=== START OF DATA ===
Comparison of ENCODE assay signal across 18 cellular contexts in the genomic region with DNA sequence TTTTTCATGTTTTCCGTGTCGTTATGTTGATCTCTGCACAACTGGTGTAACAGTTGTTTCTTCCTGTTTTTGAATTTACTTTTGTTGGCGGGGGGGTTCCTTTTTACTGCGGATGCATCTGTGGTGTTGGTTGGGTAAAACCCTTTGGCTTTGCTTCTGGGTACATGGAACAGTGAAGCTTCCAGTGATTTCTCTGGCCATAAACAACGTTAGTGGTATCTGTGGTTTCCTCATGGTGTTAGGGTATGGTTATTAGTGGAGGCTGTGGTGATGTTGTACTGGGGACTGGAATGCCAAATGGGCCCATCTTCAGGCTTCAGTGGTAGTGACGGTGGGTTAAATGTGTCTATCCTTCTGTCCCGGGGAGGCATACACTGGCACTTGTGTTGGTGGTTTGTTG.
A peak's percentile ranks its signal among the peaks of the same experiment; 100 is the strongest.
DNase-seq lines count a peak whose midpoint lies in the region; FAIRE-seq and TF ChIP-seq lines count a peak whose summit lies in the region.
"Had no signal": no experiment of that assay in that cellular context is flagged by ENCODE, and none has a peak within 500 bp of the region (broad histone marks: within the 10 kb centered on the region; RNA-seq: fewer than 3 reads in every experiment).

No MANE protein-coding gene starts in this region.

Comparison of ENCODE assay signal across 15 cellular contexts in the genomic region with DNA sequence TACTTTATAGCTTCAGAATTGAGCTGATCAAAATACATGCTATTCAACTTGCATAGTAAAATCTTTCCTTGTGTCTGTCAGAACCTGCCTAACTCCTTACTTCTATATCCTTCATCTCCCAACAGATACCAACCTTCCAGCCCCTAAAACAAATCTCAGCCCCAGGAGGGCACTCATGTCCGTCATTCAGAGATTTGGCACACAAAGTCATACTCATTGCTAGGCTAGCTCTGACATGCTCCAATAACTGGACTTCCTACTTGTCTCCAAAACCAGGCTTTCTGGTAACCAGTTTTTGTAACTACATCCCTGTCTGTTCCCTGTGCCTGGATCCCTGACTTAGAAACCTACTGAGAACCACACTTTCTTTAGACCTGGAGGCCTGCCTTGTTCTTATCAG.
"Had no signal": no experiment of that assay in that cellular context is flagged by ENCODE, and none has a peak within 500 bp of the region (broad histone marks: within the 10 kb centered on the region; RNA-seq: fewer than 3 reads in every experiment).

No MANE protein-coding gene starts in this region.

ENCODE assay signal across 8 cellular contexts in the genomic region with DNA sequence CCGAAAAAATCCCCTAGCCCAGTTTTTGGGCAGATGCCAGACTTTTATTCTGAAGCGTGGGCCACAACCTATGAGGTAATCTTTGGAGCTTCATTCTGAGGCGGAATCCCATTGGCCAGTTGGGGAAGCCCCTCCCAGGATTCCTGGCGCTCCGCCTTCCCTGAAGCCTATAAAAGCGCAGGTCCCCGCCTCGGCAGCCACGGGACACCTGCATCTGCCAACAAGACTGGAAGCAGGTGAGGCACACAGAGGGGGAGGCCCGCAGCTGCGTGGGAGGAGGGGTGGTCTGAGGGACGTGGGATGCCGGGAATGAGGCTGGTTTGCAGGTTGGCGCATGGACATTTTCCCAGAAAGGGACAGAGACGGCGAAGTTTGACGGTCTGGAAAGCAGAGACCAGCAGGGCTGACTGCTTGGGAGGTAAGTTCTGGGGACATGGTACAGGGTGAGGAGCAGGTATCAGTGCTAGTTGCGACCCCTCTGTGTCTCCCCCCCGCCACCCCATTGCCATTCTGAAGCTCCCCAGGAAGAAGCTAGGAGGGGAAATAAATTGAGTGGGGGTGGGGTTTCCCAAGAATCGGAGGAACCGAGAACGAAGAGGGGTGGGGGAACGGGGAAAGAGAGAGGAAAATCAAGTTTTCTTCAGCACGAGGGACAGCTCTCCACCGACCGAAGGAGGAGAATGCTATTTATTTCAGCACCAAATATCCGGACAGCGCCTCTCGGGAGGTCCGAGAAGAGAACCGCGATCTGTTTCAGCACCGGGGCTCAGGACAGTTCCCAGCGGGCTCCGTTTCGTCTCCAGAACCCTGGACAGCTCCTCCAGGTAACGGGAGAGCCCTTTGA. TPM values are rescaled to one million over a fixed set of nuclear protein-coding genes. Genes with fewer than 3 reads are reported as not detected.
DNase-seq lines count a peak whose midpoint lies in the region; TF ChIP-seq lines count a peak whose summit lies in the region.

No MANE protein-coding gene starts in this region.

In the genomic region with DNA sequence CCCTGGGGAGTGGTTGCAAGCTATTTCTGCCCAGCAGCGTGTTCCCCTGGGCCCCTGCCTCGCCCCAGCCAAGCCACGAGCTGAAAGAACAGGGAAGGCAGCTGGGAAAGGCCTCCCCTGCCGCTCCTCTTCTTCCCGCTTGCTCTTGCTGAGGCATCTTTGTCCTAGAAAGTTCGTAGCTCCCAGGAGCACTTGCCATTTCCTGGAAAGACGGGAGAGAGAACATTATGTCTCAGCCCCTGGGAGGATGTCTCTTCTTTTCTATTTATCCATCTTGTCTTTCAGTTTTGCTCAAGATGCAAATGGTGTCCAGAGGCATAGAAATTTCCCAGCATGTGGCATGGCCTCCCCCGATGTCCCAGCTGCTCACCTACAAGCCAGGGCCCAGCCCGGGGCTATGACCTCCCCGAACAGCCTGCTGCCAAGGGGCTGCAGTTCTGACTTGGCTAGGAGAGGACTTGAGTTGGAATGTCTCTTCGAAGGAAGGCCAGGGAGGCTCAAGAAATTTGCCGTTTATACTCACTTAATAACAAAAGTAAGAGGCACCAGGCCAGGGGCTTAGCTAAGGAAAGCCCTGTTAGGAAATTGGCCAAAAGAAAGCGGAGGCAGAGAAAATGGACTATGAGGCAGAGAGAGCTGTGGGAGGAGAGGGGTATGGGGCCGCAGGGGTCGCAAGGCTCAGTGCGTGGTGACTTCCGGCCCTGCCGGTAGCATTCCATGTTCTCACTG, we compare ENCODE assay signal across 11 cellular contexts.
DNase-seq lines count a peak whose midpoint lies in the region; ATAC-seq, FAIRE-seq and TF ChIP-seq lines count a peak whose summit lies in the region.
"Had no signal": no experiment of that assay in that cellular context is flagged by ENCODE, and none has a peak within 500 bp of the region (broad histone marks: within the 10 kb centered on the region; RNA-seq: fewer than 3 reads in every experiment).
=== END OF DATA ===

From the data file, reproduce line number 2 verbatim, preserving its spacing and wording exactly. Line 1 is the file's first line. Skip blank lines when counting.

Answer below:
A peak's percentile ranks its signal among the peaks of the same experiment; 100 is the strongest.